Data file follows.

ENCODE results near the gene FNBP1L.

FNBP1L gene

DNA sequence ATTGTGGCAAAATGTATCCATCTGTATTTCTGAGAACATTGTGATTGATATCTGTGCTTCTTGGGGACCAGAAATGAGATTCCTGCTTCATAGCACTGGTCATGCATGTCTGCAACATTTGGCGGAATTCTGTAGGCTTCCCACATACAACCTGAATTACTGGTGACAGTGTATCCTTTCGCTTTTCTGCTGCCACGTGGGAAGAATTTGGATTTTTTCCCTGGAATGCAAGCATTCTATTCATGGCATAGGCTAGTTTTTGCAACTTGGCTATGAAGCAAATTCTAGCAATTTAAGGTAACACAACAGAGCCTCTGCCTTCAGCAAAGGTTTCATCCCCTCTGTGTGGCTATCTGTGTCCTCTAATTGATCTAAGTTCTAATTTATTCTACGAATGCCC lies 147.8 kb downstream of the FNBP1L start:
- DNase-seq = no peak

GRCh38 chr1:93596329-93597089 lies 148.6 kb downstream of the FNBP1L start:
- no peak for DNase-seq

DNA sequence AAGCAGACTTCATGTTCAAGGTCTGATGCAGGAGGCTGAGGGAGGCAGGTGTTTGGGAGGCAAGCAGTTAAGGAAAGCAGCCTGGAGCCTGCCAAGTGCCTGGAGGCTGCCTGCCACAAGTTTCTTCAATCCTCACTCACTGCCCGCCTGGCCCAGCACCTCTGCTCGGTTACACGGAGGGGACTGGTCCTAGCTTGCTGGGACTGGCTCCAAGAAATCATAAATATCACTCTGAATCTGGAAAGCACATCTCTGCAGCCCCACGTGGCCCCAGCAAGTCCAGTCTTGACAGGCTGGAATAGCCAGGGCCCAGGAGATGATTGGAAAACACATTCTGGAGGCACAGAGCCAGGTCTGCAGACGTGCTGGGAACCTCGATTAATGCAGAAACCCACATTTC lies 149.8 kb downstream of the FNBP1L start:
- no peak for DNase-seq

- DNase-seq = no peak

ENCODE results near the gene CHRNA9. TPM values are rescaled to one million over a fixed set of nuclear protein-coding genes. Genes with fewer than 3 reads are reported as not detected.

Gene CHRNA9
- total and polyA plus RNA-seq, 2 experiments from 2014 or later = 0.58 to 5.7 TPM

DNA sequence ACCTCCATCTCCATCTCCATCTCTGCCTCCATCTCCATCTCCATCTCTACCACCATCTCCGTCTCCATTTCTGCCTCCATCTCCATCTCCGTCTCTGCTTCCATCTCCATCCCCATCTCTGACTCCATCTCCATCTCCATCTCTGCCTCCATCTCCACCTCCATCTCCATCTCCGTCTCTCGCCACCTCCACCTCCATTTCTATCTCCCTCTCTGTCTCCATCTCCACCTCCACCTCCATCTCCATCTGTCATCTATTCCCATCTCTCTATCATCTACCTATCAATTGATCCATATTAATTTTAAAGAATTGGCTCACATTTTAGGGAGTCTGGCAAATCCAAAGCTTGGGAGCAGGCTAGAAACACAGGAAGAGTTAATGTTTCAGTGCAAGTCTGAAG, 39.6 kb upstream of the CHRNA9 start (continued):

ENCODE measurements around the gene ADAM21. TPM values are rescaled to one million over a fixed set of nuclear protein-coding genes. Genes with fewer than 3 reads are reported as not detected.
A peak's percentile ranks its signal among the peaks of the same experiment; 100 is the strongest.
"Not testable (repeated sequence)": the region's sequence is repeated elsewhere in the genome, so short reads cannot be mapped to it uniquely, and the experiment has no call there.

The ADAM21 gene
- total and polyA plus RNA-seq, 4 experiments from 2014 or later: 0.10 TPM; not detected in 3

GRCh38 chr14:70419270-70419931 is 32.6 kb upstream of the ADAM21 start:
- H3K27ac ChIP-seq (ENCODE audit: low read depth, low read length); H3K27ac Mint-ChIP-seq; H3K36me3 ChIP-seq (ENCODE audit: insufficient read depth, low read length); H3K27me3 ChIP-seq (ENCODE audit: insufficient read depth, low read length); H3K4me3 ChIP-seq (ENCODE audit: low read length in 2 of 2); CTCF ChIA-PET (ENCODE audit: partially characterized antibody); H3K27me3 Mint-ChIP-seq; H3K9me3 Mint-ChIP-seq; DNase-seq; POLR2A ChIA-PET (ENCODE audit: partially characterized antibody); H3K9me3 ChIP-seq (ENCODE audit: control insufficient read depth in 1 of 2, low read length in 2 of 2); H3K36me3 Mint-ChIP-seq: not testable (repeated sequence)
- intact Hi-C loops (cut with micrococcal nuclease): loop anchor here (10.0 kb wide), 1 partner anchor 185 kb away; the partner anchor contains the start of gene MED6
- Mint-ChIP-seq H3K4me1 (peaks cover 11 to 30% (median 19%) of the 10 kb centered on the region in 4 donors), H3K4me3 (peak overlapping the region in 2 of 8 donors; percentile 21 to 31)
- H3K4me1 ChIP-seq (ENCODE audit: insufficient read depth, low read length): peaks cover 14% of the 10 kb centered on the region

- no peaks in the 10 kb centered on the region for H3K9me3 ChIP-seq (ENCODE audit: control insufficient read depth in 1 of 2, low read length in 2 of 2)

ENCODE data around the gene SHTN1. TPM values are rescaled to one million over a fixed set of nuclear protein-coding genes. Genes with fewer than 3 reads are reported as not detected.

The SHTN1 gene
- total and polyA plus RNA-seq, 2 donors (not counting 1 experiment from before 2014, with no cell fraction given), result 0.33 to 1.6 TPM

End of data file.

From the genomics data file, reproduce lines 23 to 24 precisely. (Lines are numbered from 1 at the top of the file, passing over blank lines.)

- H3K4me1 ChIP-seq (ENCODE audit: insufficient read depth, low read length): peaks cover 14% of the 10 kb centered on the region

- no peaks in the 10 kb centered on the region for H3K9me3 ChIP-seq (ENCODE audit: control insufficient read depth in 1 of 2, low read length in 2 of 2)